• GPHYSICS
    • G05CONTROLLING; REGULATING
    • G05DSYSTEMS FOR CONTROLLING OR REGULATING NON-ELECTRIC VARIABLES
    • G05D2201/00Application
    • G05D2201/02Control of position of land vehicles
    • G05D2201/0213Road vehicle, e.g. car or truck

Abstract

Commanding vehicles via a vehicle-to-infrastructure communication network are provided. A roadside unit in a location on a vehicular travel path broadcasts timestamps. A vehicle having an onboard unit receives the timestamp, calibrates an internal clock, and transmits a status of the first vehicle to the first roadside computing unit. The roadside unit receives the status of the vehicle, and transmits, to a data processing system, data packets including the status and information associated with the location in the vehicular travel path. The data processing system inputs the status information and the information associated with the location into a deep learning engine to assign, based on an output from the deep learning engine, a label to the vehicle. The data processing system selects a vehicle command based on the label and transmits the vehicle command to the vehicle to execute an action for traversing the vehicular travel path.

Description

BACKGROUND

Vehicles such as automobiles can include mechanisms to gather information related to vehicle operation or to the environment of the vehicle. This information can be used for autonomous driving or assisted driving.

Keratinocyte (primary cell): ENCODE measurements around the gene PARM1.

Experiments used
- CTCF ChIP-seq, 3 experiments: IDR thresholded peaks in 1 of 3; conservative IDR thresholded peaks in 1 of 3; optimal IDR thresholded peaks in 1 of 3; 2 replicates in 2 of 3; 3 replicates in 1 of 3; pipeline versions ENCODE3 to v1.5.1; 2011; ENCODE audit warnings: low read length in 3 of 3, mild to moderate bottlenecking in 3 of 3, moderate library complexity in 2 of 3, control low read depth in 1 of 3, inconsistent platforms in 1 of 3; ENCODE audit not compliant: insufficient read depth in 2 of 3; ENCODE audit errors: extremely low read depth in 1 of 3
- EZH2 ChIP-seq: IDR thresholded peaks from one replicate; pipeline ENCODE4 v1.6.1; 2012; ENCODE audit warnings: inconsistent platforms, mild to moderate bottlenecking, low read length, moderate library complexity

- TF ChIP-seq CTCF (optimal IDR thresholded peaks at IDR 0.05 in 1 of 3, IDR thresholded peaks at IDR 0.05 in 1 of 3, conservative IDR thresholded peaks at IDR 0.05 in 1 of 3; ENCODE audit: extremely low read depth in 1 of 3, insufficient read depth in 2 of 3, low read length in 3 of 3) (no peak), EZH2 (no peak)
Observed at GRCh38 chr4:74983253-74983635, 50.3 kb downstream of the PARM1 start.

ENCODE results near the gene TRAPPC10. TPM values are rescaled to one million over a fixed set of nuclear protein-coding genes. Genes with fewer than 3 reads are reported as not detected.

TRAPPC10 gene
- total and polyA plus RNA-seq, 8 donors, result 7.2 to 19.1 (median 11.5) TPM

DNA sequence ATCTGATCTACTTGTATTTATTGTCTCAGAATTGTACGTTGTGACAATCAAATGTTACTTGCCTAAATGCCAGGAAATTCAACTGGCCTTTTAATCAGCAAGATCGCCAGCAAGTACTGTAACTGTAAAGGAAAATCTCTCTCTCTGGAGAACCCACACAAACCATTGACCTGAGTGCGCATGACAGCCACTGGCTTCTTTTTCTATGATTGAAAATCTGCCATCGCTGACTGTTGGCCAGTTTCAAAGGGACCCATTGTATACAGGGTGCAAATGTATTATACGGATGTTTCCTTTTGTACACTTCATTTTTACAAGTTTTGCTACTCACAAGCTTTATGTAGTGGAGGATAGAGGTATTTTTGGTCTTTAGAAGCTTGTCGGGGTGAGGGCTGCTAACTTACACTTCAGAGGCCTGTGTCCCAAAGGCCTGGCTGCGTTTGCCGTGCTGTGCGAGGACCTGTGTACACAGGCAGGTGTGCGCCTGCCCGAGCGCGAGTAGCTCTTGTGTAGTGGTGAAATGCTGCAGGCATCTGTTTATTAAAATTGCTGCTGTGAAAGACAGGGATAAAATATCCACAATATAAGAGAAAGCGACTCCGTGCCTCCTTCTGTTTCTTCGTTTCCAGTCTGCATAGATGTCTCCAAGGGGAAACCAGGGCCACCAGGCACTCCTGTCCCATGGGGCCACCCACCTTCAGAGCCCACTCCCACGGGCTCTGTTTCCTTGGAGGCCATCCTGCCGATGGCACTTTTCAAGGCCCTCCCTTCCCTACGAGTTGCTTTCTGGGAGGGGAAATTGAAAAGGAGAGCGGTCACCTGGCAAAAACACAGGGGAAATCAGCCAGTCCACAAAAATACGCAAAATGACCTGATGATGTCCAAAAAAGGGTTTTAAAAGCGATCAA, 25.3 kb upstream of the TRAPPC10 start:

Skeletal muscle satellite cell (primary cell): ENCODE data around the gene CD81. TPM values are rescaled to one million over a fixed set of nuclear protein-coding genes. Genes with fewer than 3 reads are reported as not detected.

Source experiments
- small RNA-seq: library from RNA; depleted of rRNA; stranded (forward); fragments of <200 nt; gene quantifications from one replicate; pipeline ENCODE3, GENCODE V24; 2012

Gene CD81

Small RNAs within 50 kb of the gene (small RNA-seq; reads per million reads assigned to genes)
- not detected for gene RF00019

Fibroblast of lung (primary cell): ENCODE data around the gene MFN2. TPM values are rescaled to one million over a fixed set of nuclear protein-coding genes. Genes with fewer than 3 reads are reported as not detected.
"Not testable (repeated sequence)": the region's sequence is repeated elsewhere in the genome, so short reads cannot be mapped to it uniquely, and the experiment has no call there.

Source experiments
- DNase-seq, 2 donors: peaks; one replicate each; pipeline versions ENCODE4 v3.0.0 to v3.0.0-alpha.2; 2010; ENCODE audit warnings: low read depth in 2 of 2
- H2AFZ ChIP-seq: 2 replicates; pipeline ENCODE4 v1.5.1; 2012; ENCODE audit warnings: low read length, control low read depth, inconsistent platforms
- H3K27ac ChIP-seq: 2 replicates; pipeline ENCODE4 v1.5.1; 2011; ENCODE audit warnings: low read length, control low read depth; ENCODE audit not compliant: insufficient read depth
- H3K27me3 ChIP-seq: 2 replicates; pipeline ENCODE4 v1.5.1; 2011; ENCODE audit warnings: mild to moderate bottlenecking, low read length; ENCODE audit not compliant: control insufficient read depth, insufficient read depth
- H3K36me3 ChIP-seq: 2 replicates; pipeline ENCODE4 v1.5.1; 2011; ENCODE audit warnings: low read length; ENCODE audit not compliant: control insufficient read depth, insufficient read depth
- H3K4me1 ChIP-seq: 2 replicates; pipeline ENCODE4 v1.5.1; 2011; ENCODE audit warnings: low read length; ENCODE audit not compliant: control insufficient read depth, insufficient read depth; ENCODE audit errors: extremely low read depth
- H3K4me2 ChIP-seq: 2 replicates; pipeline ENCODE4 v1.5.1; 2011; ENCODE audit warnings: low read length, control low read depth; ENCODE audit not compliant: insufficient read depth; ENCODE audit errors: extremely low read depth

SUMMARY

The present disclosure is directed to systems and methods of generating vehicle commands using vehicle-to-infrastructure communications and deep networks. It can be challenging to determine interactions between a vehicle and its environment or between other vehicles driving on a road due to various types of environmental information or road information to be taken into consideration, as well as the changing nature of such information. Without such information, a system may be unable to accurately or reliably determine a vehicle characteristic or interactions between vehicles, thereby resulting in erroneous or inefficient generation of commands for the vehicles.